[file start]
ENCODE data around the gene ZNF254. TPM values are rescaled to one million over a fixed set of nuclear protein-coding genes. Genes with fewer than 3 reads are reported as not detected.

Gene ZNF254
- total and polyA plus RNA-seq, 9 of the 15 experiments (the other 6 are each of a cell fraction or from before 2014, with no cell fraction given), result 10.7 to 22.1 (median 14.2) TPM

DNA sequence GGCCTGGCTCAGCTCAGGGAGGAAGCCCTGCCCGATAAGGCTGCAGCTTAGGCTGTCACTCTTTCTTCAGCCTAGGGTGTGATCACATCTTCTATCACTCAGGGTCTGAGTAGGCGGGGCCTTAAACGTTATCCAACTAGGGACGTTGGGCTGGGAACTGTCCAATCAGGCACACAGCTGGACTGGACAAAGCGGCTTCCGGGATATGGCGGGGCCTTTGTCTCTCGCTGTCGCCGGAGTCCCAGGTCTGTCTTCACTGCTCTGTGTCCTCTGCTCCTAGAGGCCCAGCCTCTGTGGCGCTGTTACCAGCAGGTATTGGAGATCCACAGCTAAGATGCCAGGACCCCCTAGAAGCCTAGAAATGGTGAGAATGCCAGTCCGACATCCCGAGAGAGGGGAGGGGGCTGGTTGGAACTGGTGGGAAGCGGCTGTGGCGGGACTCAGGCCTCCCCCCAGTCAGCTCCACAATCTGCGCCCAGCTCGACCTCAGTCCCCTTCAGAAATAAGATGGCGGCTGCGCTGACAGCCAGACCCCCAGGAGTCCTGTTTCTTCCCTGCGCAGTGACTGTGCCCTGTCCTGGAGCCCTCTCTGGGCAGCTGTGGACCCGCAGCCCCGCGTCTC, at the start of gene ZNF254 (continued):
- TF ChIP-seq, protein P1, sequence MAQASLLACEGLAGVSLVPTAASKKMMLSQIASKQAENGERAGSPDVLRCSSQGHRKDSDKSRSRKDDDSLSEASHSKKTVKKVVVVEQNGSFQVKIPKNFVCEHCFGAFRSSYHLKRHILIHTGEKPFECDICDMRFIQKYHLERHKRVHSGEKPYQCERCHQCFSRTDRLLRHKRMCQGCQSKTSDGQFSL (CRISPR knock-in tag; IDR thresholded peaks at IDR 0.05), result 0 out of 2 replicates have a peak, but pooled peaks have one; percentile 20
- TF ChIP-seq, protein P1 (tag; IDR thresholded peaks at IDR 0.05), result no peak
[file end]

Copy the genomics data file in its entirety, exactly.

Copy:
ENCODE data around the gene ZNF254. TPM values are rescaled to one million over a fixed set of nuclear protein-coding genes. Genes with fewer than 3 reads are reported as not detected.

Gene ZNF254
- total and polyA plus RNA-seq, 9 of the 15 experiments (the other 6 are each of a cell fraction or from before 2014, with no cell fraction given), result 10.7 to 22.1 (median 14.2) TPM

DNA sequence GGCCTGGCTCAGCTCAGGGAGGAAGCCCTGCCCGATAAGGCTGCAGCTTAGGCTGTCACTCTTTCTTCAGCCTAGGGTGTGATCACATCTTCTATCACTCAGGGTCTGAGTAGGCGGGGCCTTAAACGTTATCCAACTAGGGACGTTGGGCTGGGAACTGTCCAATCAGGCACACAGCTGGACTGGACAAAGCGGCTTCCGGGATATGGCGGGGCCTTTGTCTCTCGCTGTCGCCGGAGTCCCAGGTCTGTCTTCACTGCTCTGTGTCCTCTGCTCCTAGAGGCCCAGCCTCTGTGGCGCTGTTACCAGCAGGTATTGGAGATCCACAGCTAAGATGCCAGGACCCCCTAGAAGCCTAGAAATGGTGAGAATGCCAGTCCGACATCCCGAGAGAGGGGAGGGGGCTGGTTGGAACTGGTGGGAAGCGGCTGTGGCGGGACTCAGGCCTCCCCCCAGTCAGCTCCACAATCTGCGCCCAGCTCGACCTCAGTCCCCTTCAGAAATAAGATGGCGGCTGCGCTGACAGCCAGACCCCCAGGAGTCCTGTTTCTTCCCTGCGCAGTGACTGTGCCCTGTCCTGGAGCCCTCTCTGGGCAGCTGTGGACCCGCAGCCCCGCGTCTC, at the start of gene ZNF254 (continued):
- TF ChIP-seq, protein P1, sequence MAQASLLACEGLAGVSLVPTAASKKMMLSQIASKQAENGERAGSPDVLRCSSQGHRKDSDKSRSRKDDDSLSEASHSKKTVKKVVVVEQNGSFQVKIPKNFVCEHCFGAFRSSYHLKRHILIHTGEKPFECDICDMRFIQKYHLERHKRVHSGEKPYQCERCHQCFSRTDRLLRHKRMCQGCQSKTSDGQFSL (CRISPR knock-in tag; IDR thresholded peaks at IDR 0.05), result 0 out of 2 replicates have a peak, but pooled peaks have one; percentile 20
- TF ChIP-seq, protein P1 (tag; IDR thresholded peaks at IDR 0.05), result no peak